By Lisa Boonstoppel-Pot
Walking with Mike Ward through his native garden in Clinton, is to learn which native plants attract native butterflies. He is enthralled with lepidopteran species and native plants in equal measure, and has started the popular Huron County Native Plant Garden site on Facebook as well as being a regular contributor to Ontario Native Plants.
“There’s cup plant (Silphium perfoliatum),” he says, pointing to the tall, yellow-flowered perennial in the backyard. “Insects like to drink out of the water that collects between the leaves and the stem.” Holding onto a stem of spicebush (Lindera benzoin), Ward tells me he grows this shrub to attract the spicebush swallowtail butterfly. There are milkweeds to attract monarchs and pearly everlasting (Anaphalis margaritacea) for American lady (Vanessa virginiensis) and Painted lady (Vanessa cardui) butterflies. There is also common rue (Ruta graveolens) which is not a native but he can’t resist planting it because it does attract swallowtail butterflies.
Not a purist but working hard to create gardens that are 80 per cent native, Ward says he has been gardening his whole life. He moved to Clinton from the Staffa area when he found a job as labourer in Seaforth and is now employed at Stackpole International in Stratford. He has always admired butterflies and one year, he raised 30 monarchs by col-lecting milkweed leaves. The process was transformational for the caterpillars and Ward, who decided he wanted to raise native plants to attract butterflies, protect Ontario’s native plant diversity and promote use of natives in residential gardens.
He has signs in his garden proclaiming his place as Monarch Way-station 14070 and a native plant site, via the Canadian Wildlife Federation.
“I’ve seen the decline in pollinators and the destruction of native habitat everywhere. If I can help a little bit with my native gardens, then I will,” says Ward who is interview-shy but keen to promote native species.
When encouraging fellow gardeners to try natives, you often have to “trick” them, he says. If you say a plant is native, they are worried it will be weedy. However, if you explain it's a flower that attracts butterflies, they are often willing to try it.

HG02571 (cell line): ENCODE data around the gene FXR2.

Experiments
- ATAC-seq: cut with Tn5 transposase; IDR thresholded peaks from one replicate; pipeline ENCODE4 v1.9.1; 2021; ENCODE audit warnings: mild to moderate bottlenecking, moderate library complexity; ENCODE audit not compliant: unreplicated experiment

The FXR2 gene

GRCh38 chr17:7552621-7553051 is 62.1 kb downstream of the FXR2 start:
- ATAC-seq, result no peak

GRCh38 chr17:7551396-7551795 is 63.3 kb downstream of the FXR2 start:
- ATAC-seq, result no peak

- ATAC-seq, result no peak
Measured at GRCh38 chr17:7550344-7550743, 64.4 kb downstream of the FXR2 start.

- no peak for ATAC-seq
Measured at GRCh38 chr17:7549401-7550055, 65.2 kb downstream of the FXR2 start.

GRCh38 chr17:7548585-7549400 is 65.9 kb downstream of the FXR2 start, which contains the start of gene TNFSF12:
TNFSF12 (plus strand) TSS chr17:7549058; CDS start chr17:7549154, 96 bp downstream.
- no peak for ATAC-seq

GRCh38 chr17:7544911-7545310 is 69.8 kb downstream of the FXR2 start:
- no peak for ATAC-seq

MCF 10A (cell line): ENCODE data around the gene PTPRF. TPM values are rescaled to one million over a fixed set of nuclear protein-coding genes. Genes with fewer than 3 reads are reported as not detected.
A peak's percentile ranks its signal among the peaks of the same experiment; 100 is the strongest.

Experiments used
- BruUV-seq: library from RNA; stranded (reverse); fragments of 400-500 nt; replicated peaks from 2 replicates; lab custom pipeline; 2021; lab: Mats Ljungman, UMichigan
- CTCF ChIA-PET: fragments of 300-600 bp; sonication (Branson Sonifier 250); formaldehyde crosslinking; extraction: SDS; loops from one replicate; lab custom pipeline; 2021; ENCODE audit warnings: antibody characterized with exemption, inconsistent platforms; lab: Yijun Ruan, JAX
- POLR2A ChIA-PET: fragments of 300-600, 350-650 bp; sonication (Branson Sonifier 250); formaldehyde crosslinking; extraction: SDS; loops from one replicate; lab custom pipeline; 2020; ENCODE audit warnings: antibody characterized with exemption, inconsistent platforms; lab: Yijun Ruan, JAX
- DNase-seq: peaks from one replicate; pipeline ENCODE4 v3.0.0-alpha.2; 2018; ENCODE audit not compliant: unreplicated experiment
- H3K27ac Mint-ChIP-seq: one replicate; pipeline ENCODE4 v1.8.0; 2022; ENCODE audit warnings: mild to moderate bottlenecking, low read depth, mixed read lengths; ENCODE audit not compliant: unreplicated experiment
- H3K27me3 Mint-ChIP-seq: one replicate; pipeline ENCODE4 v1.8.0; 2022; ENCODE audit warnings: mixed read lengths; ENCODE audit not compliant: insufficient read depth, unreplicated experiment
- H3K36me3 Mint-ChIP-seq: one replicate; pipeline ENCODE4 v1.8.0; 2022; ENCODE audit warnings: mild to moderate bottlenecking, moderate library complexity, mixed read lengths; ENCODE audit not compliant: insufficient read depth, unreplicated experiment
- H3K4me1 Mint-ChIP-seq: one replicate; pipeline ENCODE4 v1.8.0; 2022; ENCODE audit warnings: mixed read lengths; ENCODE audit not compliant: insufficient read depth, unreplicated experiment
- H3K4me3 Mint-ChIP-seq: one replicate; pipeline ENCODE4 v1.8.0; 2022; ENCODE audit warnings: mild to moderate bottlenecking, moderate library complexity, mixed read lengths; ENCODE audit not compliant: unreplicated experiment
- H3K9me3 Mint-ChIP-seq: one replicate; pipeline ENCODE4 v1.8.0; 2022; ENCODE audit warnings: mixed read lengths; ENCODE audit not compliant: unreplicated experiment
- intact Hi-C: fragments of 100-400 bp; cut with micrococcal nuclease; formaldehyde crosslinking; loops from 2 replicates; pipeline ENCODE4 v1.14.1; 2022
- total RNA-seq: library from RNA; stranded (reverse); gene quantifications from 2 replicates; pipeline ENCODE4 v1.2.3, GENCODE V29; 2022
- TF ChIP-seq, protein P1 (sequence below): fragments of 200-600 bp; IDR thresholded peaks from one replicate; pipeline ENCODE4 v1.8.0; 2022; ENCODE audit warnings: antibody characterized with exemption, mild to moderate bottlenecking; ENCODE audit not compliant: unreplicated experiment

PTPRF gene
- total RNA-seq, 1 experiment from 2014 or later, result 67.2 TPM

“I gave my older neighbour a swamp milkweed to attract monarchs and she just loves it,” says Ward. Monarchs are very attracted to this plant which is better behaved than common milkweed, produces pretty pink flowers, and feeds monarch larvae ensuring you’ll have monarch caterpillars and chrysalis on your property to enjoy.
Hummingbird moths are another lepidoptera Ward likes to attract by planting snowberry (Symph-oricarpos) shrubs. Adult hummingbird moths drink flower nectar from a wide variety of plants including bee balm and bergamot, red clover, lilac, phlox, snowberry, cranberry, blueberry, vetch and thistles. Young (larvae/caterpillars) eat the leaves of honeysuckle (Lonicera spp.), snowberry (Symphoricarpos spp.), hawthorns (Crataegus spp.), cherries and plums (Prunus spp.)
Ward kindly shared three cuttings from his snowberry shrub which I’m trying to get rooted to plant in my own gardens this coming spring.
As he looks around his garden, Ward says his prized plants are:
• Common hop tree to attract giant swallowtail butterflies
• Common rue, for the same reason
• Purple coneflower (native species, not cultivars) for attracting bees and general attractiveness
• Jack-in-the-pulpit for its “cool” factor
• Trilliums (for spring beauty). Trilliums are pollinated by Hymenoptera insects, including honey bees, bumblebees, and wasps.
To start a native plant garden, Ward recommends doing your research and trying these easy-to-grow natives:
• Purple coneflowers (Echinacea purpurea)
• Swamp milkweed (Asclepias incarnata)
• Anise hyssop (Agastache foeniculum)
• Meadow rue (Thalictrum family)
As to his gardens, he still hopes to add Culver’s root, ironweed and Virginia bower. He’s not done collecting yet! ◊